We are delighted to present the second set of contributions on Grotian Moments, a term of art that stands for rapid crystallisations of customary international law.
Together with the previous Special Issue,1 which contained nine papers, these twin volumes were the result of Zoom workshops and sustained collaboration under the shadow of the Covid pandemic and, more recently, Russia’s invasion of Ukraine. Some of our authors for this Special Issue are personally affected by the war in Ukraine, and had to delay or withdraw their submissions. We do not yet know how these events will shape customary international law, but there is little doubt that unprecedented moments arise and matter, and some of them crystallise or at least slouch towards crystallising law.
The seven papers in this dossier add insights from particular fields of international law—environmental law, statehood, self-determination, anti- corruption, data-surveillance, peace and security, and the law of international organisations—to those of the first Special Issue. In so doing, they discuss the relationship between incrementalism and innovation (see e.g. Brunnée), the time element in the formation of customary norms (see e.g. Gasbarri, Sparks), and the role of particularly influential actors in shaping the development of the law (see e.g. Österdahl, Sterio), among other themes.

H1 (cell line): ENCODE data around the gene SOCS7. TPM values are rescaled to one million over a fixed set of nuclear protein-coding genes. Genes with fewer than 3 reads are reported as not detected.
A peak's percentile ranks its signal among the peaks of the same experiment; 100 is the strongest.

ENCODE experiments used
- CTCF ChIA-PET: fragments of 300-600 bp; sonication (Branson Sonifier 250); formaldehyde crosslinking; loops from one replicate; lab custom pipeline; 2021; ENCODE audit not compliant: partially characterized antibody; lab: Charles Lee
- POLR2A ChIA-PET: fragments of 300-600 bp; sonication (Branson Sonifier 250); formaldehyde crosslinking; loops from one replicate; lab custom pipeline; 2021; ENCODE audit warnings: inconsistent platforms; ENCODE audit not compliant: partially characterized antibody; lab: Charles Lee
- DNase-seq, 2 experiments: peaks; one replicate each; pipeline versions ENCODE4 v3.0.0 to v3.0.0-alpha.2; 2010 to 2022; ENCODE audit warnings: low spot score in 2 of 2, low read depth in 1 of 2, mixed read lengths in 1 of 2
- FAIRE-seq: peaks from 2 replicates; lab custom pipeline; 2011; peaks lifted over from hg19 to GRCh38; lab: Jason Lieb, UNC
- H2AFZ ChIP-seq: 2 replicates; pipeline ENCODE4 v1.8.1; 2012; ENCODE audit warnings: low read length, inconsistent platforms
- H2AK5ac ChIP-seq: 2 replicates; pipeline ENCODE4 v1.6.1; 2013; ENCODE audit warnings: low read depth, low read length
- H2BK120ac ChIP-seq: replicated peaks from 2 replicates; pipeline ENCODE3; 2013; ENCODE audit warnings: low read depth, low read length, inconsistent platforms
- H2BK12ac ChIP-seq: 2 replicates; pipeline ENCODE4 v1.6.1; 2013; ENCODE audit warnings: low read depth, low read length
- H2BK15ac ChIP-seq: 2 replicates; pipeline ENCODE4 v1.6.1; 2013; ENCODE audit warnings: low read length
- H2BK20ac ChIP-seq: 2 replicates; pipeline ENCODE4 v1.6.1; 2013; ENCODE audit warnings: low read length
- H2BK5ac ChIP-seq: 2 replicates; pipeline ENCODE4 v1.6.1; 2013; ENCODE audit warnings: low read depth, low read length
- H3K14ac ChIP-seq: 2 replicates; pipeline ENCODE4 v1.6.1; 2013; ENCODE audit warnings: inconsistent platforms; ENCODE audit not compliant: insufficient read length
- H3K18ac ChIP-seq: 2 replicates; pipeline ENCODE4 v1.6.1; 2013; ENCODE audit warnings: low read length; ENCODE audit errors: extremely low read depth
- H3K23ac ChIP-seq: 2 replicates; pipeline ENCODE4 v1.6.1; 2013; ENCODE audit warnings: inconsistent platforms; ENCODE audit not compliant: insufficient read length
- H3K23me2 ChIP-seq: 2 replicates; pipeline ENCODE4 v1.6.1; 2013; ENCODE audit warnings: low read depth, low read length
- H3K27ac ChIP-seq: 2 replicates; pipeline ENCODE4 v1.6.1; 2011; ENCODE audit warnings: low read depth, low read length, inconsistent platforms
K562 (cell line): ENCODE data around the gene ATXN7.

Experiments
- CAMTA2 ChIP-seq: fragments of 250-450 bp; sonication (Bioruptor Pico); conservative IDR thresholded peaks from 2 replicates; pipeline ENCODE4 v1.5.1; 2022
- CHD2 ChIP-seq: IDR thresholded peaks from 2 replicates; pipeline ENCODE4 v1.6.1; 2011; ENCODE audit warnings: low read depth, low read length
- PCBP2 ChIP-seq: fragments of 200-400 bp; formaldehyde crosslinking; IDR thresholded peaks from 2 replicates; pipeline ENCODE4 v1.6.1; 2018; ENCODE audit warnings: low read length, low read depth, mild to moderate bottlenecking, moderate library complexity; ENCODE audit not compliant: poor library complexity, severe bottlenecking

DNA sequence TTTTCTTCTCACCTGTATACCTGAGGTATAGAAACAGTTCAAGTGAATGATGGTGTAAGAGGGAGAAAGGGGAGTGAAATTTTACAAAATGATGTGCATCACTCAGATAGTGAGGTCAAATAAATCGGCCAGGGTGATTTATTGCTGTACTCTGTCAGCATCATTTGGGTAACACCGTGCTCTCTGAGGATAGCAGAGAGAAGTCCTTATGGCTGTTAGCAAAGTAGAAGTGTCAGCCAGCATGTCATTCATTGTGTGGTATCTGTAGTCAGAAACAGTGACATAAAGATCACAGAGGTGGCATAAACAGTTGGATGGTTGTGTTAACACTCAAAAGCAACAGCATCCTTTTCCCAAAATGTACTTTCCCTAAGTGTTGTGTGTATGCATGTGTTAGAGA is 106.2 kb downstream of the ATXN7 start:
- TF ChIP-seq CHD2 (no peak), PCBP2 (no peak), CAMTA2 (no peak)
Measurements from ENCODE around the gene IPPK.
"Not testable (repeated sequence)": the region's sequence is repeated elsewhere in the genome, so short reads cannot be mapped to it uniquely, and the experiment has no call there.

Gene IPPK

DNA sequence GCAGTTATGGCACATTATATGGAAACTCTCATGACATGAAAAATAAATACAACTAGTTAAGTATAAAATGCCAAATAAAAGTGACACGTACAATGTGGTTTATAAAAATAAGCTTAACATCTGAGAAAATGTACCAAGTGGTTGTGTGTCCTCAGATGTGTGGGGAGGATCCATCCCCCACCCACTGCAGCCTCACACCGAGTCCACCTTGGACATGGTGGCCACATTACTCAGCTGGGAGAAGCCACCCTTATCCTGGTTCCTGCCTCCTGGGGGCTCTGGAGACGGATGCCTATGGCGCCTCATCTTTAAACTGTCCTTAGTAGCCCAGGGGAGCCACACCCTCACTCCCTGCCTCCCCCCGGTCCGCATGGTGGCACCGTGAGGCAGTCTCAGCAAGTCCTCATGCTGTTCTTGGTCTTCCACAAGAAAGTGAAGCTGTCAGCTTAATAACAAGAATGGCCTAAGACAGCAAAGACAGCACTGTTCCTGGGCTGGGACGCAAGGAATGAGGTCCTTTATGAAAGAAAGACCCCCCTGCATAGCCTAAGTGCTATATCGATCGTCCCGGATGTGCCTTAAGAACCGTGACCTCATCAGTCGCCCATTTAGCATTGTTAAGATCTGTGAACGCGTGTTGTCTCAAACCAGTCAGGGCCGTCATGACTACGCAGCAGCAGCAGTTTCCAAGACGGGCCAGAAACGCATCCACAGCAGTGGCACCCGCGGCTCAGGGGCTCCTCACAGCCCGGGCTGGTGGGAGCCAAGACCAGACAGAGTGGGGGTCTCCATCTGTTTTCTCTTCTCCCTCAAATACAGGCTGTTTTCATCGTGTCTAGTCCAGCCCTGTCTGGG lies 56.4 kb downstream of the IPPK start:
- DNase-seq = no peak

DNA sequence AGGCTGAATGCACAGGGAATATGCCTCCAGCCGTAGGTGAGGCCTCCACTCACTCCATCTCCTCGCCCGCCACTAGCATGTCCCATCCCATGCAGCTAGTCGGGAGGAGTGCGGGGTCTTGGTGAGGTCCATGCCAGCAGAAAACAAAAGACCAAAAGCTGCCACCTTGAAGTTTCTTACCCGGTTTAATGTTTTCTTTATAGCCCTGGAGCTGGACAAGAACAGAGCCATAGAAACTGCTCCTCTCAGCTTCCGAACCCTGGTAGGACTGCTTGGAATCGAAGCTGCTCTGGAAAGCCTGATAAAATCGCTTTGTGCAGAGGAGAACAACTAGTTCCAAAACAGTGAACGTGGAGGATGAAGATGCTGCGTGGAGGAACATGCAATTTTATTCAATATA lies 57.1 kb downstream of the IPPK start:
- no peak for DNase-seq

Together, these two volumes increase both the precision and the richness of valid variety in our understanding of how such moments arise and function, and how they may best be used in diagnosing and creatively using rapid developments in international law. We are grateful to the authors and to the diligence and care of the peer-reviewers, as well as to the Max Planck Institute for Comparative Public Law and International Law, Grotiana, and the Deutsche Forschungsgemeinschaft, for generously supporting our efforts to put these volumes together.
Dossier on Grotian Moments, Grotiana 42 (2021) 179–370.